On the other hand, a higher value should be tried if

the present value of inflows is higher than the present

value of outflows.

This process will be repeated unless the net present

value becomes zero.

ACCEPTANCE RULE FOR IRR

Accept the project when r (IRR) > k (WACC).

Reject the project when r (IRR) < k (WACC).

May accept the project when r = k.

In case of independent projects, IRR and NPV rules will

give the same results if the firm has no shortage of

funds.

In case of projects with equal IRR & different NPV,

select project with higher NPV as it is consistent with

firms wealth maximisation objective.

ADVANTAGES OF IRR METHOD

It considers time value of money.

It is a true measure of profitability as it uses the

present values of all cash flows rather than any

other arbitrary assumption or subjective

consideration.

Whenever a project with higher IRR than WACC

is undertaken, it results in the increase in the

shareholders return. Hence, the value of the firm

also increases.

The percentage figure generally allows a sound,

uniform ranking of project.

PROBLEMS WITH IRR

It is not easy to understand and calculate the IRR as it

involves complex and tedious computational problems.

There may be some investment projects on which no

real value of IRR can be computed, e.g. Social

projects.

The result shown by NPV and IRR may differ if

projects are different in terms of

Expected life of project

Cash outlays

The use of multiple rates might create confusion.

PAY BACK PERIOD

It is the number of years required to recover a projects

cost, or how long does it take to get the businesss

money back?

10 80 60

0 1 2 3

-100

=

CF

Cumulative -100 -90 50

Payback

2 + 30/80 = 2.375 years

0

100

2.4

-30

Strengths of Payback:

1. Provides an indication of a projects risk and

liquidity.

2. Easy to calculate and understand.

Weaknesses of Payback:

1. Ignores the time value of money.

2. Ignores CFs occurring after the payback period.

3. It is a measure of capital recovery & not

profitability.

PAY BACK PERIOD

DISCOUNTED PAYBACK PERIOD

(DPBP)

10 80 60

0 1 2 3

CF

t

Cumulative

-100

-90.91 -41.32 18.79

Discounted

payback

2 + 41.32/60.11 = 2.7 yrs

Discounted Payback: Uses discounted

rather than raw CFs.

PVCF

t

-100

-100

9.09 49.59 60.11

=

ACCOUNTING RATE OF RETURN ACCOUNTING RATE OF RETURN

The accounting rate of return is the ratio of the average

profit after-tax divided by the average investment.

ARR = Average Profit After Tax *100

Average Investment

Where;

Average Investment = Initial Investment + Scrap Value

2

A variation of the ARR method is to divide average

earnings after taxes by the original cost of the project

instead of the average cost.

ACCEPTANCE RULE OF ARR

This method will accept all those projects whose ARR is

higher than the minimum rate established by the

management and reject those projects which have ARR

less than the minimum rate.

Accept if ARR > minimum rate.

Reject if ARR < minimum rate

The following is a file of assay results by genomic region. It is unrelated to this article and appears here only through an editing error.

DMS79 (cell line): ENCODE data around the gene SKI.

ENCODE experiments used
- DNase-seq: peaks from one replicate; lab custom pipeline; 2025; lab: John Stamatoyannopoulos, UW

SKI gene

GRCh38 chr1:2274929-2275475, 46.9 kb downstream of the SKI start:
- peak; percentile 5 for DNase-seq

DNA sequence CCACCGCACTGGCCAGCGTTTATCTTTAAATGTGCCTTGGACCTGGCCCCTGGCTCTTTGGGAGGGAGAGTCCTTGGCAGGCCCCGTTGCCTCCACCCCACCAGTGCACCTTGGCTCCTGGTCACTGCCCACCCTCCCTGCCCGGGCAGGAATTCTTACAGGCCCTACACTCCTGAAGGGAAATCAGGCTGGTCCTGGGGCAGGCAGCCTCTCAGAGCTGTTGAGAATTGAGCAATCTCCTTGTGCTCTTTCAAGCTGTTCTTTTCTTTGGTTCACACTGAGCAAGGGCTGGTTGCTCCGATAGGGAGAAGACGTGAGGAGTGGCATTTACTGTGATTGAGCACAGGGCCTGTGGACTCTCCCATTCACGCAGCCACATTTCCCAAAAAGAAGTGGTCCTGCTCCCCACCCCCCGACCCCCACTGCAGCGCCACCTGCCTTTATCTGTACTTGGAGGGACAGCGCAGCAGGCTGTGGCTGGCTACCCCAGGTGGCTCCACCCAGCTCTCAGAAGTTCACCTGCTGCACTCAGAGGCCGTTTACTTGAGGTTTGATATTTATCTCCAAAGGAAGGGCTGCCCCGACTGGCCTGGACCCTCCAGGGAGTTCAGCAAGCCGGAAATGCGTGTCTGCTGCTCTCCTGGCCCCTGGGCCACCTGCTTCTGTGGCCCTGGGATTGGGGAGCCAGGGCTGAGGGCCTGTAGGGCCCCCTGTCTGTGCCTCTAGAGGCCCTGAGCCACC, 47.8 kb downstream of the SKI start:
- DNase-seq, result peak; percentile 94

This method would rank a project as number one if it

has highest ARR and lowest rank would be assigned to

the project with lowest ARR.

ACCOUNTING RATE OF RETURN

The ARR method has certain advantages as:

It is very simple to understand.

This method takes into account all the profits

during the life time of the project, whereas pay

back period ignores the profits accruing after

the pay back period .

Dependency on accounting data which is

readily available.

Shows the profitability of the project.

ACCOUNTING RATE OF RETURN

The disadvantages of ARR include:

It is based on accounting profit rather than cash flows.

Time value of money is ignored.

This method does not account for the profits arising on

sale of profit on old machinery on replacement.

ARR method does not consider the size

of investment for each project.

It may be time that the competing ARR of two projects

may be the same but they may require different

average investments. It becomes difficult for the

management to decide which project should be

implemented.

CASE STUDY OF TREE HOUSE

EDUCATION IPO 2011

ASSUMPTIONS:

Cost of capital i.e. discount rate is 15%

Inflation rate for calculating future cash flows is

taken as 55%

Initial investment is assumed to be Rs 50

million

The cash flow of year 2007 is taken as cash

flow of 2012 and cash flow of year 2008 as

2013 and so on....

CALCULATION OF NET

PRESENT VALUE

YEAR NET CASH FLOW INFLATED CASH

FLOWS

DIS

FACTOR@15%

P.V OF C.F

2012 2.8 4.34 0.87

3.7758

2013 -1 -1.55 0.756

-1.1718

2014 19.66 30.47 0.657

20.01879

2015 81.98 127.06 0.571

72.55126

2016 175.27 271.67 0.497

135.01999

(Rs. In millions)

NPV OF CASH FLOW=230.19404(Rs

million)

Therefore NPV of the project

= NPV Of Cashflow - Initial Investment

= 230.19404 50

=180.19404(Rs million)

CALCULATING THE

PROFITABILITY INDEX

Profitability index= NPV/cost of assets * 100

=180.19/50 * 100

=360.38(%)

The NPV is positive and the profitability index

is more than unity. Hence the project may be

accepted.

CALCULATION OF THE

PAYBACK PERIOD

YEAR INFLATED CASH

FLOWS

2012 4.34

2013 -1.55

2014 30.47

2015 127.06

2016 271.67

Payback period

= 4.34 + (-1.55) + 30.47 + 16.47

= 50million.

That is 3 years + (16.47*12)/127.06

= 3years + 48 days

=36 months and 48 days.

CONCLUSION

From the above study, we can conclude that

DCF is a better technique than NON DCF.

As DCF technique considers the time value of

money which is a very important factor.

On the basis of time value you can consider

the future value and discount them and judge

whether to invest or not on the basis of NPV of

a project.

While in NON-DCF, time value factor is not

taken which is a disadvantage.

It does not take into account any discount

factor. On the basis of payback period also you

cannot judge the value of firm.

Cashflows after the payback period are not

taken into consideration which does not let you

know the over all return on investment and the

profitability.